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| 5/20/2009 12:00:00 AM

“We are doing something for combatants, not just buying them a bus ticket and dropping them at the end of the line”

Semana International interviewed Nat J. Colletta, international expert on conflict resolution. In this second part of the interview, Colletta discusses demobilization and the reintegration of former combatants to society.

“We are doing something for combatants, not just buying them a bus ticket and dropping them at the end of the line” “We are doing something for combatants, not just buying them a bus ticket and dropping them at the end of the line”
SEMANA: How do you prepare the civil society to accept former combatants?

First of all, the assumption is that the general population will not want to forgive them, will not want to accept them. So my experience is then, if they know that they have been treated in some way, processed with some training programs and some preparations and not just being dumped in the community, that there is actually some process helping them normalize to go back to society, this helps. If I’m telling you that I’m going to move you back to the community, but I tell the community, ‘look, they’ve been exposed to training, we’ve done this and that’ you try to reduce the stigma by trying to create a new identity. Obviously people have the feeling, specially if their own family member were victims, its not easy, but I think it helps to combine this public information of the community. We’re doing something for combatants, we’re not just buying them a bus ticket and dropping them at the end of the line.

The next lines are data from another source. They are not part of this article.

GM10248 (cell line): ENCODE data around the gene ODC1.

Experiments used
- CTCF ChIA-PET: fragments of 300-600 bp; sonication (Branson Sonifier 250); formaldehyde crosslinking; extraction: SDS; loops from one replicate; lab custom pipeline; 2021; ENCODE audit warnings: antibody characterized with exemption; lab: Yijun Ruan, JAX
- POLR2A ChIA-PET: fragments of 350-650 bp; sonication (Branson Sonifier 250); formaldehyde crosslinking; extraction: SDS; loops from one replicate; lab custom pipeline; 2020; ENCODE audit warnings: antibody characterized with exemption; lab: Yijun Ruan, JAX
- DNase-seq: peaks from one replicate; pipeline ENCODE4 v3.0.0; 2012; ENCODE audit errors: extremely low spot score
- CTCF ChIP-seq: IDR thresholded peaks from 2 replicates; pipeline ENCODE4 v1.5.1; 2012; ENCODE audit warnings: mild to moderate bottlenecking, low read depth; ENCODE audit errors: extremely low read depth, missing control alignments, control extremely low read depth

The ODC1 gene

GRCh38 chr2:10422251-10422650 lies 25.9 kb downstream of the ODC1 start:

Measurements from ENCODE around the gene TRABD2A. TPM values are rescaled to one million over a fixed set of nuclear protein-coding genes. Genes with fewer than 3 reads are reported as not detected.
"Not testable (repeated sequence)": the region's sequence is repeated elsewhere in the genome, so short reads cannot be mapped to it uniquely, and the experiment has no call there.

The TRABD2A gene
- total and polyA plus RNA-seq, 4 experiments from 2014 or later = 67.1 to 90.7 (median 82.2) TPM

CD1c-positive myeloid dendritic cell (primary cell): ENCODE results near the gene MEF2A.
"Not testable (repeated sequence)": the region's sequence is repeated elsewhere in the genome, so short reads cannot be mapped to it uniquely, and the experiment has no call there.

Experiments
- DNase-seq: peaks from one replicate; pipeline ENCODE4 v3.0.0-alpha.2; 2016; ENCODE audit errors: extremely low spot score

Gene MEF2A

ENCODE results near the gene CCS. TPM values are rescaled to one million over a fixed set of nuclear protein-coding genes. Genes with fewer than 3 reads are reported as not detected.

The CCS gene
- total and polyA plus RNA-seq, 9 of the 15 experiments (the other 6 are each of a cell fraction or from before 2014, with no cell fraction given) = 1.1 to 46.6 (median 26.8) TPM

SEMANA: How should the government deal with the middle run combatants? How do you feel about giving them an opportunity?

Well, I think you have to present them with an opportunity, an alternative to criminality, that’s number one. It’s like an alcoholic anonymous, you have to get successful converts, people who have gone through the process, you have to get them to be the front line and tell the others ‘hey, I think we can make it here’. I think they’re going to find that they are going to have to turn to success stories and hire those success stories to go back out and recruit some of these middle run people who are skeptical about the counter incentives of the criminal life, if you will. I think the other thing that works here is legitimacy, I really believe that at the end of the day we really underestimate this concept. People basically want to live a real legitimate life, they’ve been stigmatized as the criminal one, they have been worrying about this and that, it gets pretty tiring. It is no different than the mafia, in America.